A Line to Shape the Ages

November 24, 2016

Imagine being so influential a writer that a few lines in one of your books, maybe little more than a casual remark to you, ends up shaping complex concepts in culture for thousands of years to come. Wouldn’t any writer or philosopher dream of that? Follow me as we trace a line from the trial of Socrates to tortured artists: It’s time for another journey accompanied by our trusty sidekick, etymology.

 

The writer and philosopher in question is Plato, who wrote about Socrates’ trial; one of the accusations against Socrates were blasphemy or heresy, though really people were just tired of listening to him. Socrates claimed that a god or a daimon (not to be confused with the demons of the Christian world) sometimes spoke to him, an inner voice that guided him. For his troubles, he was sentenced to drink a cup of poisonous hemlock, and thus Socrates became one of the only persons whose sarcasm killed him.

 

Unlike his predecessor, Chryssippus, who died from laughing at his own joke. Philosophers.

 

In another work, Plato clarified that gods and daimons are not the same, however; if you imagine a hierarchy of existence with gods on top and humans at the bottom, daimons are the species in between. It was this clarification that posterity just ran wild with.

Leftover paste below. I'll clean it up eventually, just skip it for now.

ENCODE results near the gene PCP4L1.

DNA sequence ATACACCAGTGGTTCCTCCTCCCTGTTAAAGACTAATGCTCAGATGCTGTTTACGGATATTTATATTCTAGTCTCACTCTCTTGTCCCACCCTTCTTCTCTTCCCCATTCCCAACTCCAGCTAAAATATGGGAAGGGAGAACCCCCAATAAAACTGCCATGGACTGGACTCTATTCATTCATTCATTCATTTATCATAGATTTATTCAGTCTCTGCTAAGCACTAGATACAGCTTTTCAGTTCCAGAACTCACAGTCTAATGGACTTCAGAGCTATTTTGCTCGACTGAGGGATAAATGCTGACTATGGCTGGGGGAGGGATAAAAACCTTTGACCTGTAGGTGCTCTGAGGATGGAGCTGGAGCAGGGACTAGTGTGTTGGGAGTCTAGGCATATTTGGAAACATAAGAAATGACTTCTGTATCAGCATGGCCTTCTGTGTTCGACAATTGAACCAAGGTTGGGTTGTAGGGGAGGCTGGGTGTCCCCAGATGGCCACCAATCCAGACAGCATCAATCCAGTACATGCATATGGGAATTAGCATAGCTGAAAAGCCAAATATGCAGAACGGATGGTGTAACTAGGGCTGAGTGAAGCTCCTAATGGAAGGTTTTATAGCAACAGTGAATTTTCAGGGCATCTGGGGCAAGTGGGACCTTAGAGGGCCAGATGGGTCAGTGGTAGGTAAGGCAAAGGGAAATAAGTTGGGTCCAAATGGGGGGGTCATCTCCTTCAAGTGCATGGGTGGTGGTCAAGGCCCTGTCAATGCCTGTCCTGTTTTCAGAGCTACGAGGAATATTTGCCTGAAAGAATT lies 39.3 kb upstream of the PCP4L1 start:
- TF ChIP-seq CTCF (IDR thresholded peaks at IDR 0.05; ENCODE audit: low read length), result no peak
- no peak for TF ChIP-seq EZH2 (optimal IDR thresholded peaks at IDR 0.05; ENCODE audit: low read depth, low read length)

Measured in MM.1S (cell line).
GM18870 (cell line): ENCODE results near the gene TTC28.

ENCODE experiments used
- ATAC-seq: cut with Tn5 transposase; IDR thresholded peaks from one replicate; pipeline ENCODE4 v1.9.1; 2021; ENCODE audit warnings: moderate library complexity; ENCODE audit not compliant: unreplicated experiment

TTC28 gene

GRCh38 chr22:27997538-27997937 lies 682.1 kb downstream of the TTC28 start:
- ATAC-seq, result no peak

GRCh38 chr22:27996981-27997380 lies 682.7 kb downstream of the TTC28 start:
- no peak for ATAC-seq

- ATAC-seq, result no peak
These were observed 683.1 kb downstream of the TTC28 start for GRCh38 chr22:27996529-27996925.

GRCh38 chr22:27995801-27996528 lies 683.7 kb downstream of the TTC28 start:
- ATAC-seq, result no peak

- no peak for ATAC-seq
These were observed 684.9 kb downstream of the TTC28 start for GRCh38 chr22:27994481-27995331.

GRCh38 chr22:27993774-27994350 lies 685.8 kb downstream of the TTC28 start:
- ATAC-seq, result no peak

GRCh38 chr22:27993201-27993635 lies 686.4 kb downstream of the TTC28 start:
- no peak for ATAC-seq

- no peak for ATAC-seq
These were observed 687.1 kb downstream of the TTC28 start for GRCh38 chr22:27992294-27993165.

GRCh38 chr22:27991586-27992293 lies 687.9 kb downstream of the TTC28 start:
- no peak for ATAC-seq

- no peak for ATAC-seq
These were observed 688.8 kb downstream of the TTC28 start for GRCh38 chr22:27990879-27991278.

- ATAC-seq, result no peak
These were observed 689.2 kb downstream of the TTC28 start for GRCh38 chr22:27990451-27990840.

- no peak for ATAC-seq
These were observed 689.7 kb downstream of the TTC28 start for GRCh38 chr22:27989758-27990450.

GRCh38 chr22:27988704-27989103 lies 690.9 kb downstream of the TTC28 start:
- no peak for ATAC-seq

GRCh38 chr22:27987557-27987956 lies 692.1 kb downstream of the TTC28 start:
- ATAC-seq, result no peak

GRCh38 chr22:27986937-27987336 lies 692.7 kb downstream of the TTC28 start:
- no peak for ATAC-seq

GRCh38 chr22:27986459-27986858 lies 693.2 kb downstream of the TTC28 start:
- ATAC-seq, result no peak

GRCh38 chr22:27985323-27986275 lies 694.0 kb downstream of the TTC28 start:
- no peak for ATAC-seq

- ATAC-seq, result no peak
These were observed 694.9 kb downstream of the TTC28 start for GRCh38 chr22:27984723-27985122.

Those analysing Plato elaborated that while gods live in the heavens, daimons live in the air between heaven and earth, which is where mankind lives (remember how Demorgorgon was mistaken as the ruler of the three worlds? Here you have them again). Furthermore, just as Socrates had a daimon whispering to him, guiding him, so did everyone else. The concept of a guardian spirit (quickly becoming a guardian angel in Christian times) was born.

 

 The mental state of my own guardian angel on most days.

 

But the train doesn’t stop here. As Latin replaced Greek as the language of knowledge, daimon was translated; in Latin, it is “genius”. What happened next was that genius became internalised. It was no longer an outside spirit, but the spirit within. Probably as part of the general process in European thinking, where the outside world became more and more demystified, it became weighed, measured, and explained through science, whereas the human being took centre stage in philosophy: the birth of humanism.

 

The reaction to rationalism was romanticism, and they happily took the train to the next station. Genius now became something for the few, the select, the artists: a description of their creative force, their talent, their tortured state of being, which fuels art.

 

 I am so tortured! Look at how tortured I am, surrounded by this gorgeous landscape!

 

Eventually though, the artist, like everything else, lost his pedestal. The meaning of genius became blurred; it went from being a concept to being an ordinary description of something extraordinary. If Socrates were here today, I am sure he would have a venomously sarcastic remark to make, and since you cannot prosecute people for sarcasm anymore, we would all just have to swallow it – like he swallowed that hemlock.

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